Once an angler lands a fish, they do their best to revive and release it so future anglers can enjoy it too. What most anglers do not realize is they intend well, but many are counterproductive when releasing fish. Let me explain. We all understand a fish pulls dissolved oxygen out of the water with its gills. It’s how they breathe. Water enters a fish’s mouth and passes over the gills. What is less known is how this actually works. The blood in the gill lamellae (lamellae are the bright red structures we see in gills) flows in the opposite direction of the water. This is known as counter current gas exchange. If the blood and the water flowed in the same direction (i.e. the blood and water flowed from the head to the gills), the oxygen exchange between the water and the blood will be very poor. Very inefficient. An oxygen concentration equilibrium will be achieved if the oxygen concentration of the blood closely matches that of the water, and therefore no oxygen will be dissolved into the blood stream. This makes for a bad day in the life of a fish. However, if the flow of the blood and water are in opposite directions then this scenario ensures the highest oxygen concentration in water is in contact with the lowest oxygen concentration in the blood. The maximum amount of oxygen can be delivered to the blood in this situation. Make sense? Let me explain it in other words. A study of water flow across the gills was conducted in 1963 to record the gill’s efficiency of removing oxygen from the water. What was discovered was fascinating. When water flows in the natural direction – from the head to the gills – the gills are 80% efficient in pulling oxygen from the water. Now reverse that flow – from the gills to the head – and the gill’s efficiency to pull oxygen from the water drops to less than 10%.


Once a fish is landed it is a natural reaction for an angler to “pump” the fish back and forth to the increase water flow over the gills, but what happens is the angler is being less efficient in reviving the fish than allowing the fish to recover at its own pace. We are all guilty of this at some point or another, and maybe it is science’s fault for not properly educating the public on this manner. If an angler must aide in the fish’s revival, then the appropriate action is to pull the fish in a circle or a figure eight type pattern. This forces water through the mouth and over the gills – the natural direction of flow. If the angler is in a river, point the fish’s head up river to allow the current to passively flow over the fish’s gills. Remember, 80% is much better than 10% any day of the week and twice on Sunday.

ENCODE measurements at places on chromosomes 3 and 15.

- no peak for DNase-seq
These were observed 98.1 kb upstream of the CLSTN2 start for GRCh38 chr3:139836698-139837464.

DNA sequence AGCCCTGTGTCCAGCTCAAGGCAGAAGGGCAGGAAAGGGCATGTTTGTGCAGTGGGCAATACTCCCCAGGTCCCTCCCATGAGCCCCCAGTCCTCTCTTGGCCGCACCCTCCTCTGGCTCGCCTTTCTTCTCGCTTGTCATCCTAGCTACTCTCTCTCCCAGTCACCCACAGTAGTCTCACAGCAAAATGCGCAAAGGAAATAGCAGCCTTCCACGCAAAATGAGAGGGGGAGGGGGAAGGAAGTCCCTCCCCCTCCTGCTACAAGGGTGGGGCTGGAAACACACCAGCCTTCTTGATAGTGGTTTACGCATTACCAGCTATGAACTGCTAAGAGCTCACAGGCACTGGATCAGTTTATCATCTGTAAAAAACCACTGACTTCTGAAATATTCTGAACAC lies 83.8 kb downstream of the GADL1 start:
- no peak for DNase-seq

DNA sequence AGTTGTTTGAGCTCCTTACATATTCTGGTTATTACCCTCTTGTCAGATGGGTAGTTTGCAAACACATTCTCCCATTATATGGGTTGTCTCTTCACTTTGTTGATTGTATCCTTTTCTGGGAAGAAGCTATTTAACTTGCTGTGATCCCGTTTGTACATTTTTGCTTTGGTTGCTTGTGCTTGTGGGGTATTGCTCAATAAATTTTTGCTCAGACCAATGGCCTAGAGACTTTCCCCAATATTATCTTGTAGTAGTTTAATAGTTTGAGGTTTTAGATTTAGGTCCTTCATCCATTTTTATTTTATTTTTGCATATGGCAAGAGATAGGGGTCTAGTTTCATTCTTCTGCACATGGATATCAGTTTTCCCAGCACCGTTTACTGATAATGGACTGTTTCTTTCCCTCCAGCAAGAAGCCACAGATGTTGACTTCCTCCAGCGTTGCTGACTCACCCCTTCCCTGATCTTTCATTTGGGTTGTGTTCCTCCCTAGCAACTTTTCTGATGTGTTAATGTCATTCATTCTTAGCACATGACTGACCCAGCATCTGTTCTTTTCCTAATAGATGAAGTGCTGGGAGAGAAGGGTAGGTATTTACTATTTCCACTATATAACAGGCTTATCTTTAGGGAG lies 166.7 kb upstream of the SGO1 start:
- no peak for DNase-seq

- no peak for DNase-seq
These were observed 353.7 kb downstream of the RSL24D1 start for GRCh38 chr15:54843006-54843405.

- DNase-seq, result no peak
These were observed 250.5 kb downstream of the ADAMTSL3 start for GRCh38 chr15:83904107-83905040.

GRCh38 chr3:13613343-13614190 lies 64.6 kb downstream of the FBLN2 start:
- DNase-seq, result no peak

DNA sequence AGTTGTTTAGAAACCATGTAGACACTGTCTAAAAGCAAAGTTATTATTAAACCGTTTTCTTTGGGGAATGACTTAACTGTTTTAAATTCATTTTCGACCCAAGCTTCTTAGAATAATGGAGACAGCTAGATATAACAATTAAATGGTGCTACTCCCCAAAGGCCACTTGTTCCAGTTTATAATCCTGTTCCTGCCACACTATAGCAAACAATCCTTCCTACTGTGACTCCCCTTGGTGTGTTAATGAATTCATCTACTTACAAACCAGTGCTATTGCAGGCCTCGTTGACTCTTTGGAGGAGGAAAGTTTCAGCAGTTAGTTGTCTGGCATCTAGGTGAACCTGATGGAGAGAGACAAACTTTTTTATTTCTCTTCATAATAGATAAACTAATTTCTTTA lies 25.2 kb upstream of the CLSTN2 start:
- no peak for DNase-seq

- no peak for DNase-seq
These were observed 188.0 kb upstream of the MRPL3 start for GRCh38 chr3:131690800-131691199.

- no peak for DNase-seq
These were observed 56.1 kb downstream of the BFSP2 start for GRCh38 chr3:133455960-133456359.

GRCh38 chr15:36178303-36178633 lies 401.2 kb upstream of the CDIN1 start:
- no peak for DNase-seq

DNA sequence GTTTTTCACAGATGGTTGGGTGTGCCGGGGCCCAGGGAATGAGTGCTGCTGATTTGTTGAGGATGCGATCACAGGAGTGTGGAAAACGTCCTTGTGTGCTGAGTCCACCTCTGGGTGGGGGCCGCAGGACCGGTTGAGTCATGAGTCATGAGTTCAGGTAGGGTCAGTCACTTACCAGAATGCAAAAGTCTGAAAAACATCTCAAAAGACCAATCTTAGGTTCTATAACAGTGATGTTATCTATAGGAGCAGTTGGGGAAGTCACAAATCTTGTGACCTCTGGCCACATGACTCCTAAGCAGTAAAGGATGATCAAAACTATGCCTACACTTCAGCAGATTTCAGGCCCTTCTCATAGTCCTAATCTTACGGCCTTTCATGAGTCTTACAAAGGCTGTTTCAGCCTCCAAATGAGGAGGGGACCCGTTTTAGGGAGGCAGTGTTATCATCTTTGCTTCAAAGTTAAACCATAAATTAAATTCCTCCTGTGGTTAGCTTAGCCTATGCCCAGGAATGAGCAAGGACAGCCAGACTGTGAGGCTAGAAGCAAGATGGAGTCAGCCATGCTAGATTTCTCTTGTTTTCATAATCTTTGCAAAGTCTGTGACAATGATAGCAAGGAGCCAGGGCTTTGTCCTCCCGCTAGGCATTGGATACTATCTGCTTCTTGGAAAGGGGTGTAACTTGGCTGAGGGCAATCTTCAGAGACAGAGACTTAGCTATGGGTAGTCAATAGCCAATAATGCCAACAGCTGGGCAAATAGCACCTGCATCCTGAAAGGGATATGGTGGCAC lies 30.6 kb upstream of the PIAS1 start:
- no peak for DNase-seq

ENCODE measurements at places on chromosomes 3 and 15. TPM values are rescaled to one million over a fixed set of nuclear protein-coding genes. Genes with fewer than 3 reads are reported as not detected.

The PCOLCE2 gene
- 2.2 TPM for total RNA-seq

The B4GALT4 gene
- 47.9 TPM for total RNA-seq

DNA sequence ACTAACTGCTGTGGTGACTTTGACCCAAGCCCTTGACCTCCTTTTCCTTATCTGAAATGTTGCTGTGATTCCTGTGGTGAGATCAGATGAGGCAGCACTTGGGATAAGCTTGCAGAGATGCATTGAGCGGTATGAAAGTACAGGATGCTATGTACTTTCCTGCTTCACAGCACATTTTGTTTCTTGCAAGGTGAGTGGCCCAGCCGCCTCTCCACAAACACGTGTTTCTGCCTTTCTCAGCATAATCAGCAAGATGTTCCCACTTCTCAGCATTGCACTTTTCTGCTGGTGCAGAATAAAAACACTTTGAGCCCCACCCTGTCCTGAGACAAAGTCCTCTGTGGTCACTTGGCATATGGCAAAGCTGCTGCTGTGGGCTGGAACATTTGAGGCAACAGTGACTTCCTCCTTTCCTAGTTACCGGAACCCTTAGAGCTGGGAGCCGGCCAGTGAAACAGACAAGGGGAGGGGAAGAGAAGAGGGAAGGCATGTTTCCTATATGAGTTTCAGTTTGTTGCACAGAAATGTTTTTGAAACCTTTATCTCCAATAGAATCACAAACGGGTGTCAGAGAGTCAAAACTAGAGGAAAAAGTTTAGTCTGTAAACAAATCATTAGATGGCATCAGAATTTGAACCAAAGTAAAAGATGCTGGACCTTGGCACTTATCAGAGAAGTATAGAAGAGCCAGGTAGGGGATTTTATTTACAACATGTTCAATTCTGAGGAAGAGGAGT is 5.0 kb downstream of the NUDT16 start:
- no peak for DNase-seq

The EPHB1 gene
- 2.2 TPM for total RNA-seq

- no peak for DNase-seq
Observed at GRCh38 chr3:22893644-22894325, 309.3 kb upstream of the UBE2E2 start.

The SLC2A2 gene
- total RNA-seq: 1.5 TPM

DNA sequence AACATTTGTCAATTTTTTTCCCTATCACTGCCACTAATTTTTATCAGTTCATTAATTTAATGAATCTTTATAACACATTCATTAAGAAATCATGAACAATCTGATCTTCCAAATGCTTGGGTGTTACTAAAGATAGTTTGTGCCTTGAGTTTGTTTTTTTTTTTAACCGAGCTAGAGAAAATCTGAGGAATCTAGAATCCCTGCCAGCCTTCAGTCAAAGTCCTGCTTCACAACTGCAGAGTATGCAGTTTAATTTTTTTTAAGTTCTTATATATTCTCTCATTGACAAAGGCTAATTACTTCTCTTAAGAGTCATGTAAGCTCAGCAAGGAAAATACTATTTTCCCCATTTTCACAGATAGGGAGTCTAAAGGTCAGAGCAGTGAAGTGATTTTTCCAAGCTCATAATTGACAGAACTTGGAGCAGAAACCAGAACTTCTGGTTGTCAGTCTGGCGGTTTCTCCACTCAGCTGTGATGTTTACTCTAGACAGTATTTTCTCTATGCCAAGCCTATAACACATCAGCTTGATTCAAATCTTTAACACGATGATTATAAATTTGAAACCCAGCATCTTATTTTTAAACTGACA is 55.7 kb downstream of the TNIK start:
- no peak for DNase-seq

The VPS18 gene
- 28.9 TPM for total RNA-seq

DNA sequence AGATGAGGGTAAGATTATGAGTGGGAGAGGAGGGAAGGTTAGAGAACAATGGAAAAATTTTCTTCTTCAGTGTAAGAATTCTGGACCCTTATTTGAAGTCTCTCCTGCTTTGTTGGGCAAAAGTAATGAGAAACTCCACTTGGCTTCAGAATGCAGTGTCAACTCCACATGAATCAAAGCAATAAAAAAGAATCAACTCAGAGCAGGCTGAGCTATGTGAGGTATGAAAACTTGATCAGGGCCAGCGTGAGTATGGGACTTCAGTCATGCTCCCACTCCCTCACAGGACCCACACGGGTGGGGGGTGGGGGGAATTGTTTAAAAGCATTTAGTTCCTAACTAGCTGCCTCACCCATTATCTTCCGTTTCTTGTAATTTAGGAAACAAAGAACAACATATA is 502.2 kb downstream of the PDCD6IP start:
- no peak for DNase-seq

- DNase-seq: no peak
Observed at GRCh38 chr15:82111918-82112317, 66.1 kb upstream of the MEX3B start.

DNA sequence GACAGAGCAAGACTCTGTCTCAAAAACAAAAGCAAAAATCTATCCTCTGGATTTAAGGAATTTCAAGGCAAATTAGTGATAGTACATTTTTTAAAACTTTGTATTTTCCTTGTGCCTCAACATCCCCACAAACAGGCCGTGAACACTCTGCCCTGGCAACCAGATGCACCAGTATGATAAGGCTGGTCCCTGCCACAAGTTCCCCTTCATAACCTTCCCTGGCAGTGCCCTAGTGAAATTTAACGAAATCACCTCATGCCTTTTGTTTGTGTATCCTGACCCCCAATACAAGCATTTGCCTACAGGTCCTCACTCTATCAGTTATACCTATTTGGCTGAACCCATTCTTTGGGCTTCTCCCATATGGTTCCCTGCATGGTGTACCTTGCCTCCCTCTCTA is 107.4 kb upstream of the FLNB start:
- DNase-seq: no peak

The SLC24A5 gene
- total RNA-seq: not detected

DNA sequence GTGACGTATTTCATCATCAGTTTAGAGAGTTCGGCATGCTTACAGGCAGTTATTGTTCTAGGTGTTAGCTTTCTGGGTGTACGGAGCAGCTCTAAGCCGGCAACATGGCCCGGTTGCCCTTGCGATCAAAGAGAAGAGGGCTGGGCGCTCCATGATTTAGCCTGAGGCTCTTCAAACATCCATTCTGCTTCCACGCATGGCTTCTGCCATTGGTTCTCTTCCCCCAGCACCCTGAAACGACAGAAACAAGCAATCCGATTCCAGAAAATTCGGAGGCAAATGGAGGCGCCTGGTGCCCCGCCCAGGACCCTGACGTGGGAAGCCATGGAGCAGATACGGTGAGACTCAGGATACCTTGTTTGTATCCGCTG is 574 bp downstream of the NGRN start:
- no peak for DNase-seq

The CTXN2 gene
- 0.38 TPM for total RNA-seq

Hopefully, this “brief” explanation has scratched your curiosity’s itch. I don’t know. Maybe it didn’t. I also hope it didn’t leave your head spinning like it did in your high school freshman biology class. I find it quite fascinating to know exactly what a fish is doing right down to the molecular level. The more knowledge we have, the better equipped we are to preserve and conserve our beloved sport. Keep this in mind the next time you have a fish on the line, and it will allow the best possible scenario to ensure its survival. Minimize the time it spends out of water, take a quick photograph and release it to fight again another day.


– Chris


For further reading:

Barton, B. A., 2002. Stress in fishes: A diversity of responses with particular references to changes in circulating corticosteroids. Integrative and Comparative Biology 42:517-525.

Hughes, G.M. 1963. Comparative physiology of vertebrate respiration. Cambridge, Mass: Harvard University Press. 146 pp.

Ferguson, R.A. and Tufts, B.L. 1991. Physiological effects of brief air exposure in exhaustively exercised rainbow trout (Oncorhynchus mykiss): Implications for “Catch and Release fisheries. Canadian Journal of Fish and Aquatic Sciences 49:1157-1162.

Meka, J.M. and McCormick, S.D. 2004. Physiological response of wild rainbow trout to angling: Impact of angling duration, fish size, body condition, and temperature. Fisheries Research 72:311-322.